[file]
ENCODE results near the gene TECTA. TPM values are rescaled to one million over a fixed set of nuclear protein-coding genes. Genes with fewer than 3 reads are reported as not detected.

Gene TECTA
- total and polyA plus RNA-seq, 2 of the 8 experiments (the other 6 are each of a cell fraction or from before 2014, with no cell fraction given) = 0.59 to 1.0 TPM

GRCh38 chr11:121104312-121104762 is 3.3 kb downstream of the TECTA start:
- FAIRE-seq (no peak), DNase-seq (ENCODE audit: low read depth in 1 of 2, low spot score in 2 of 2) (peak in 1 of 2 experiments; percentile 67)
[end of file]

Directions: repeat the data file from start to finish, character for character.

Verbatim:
ENCODE results near the gene TECTA. TPM values are rescaled to one million over a fixed set of nuclear protein-coding genes. Genes with fewer than 3 reads are reported as not detected.

Gene TECTA
- total and polyA plus RNA-seq, 2 of the 8 experiments (the other 6 are each of a cell fraction or from before 2014, with no cell fraction given) = 0.59 to 1.0 TPM

GRCh38 chr11:121104312-121104762 is 3.3 kb downstream of the TECTA start:
- FAIRE-seq (no peak), DNase-seq (ENCODE audit: low read depth in 1 of 2, low spot score in 2 of 2) (peak in 1 of 2 experiments; percentile 67)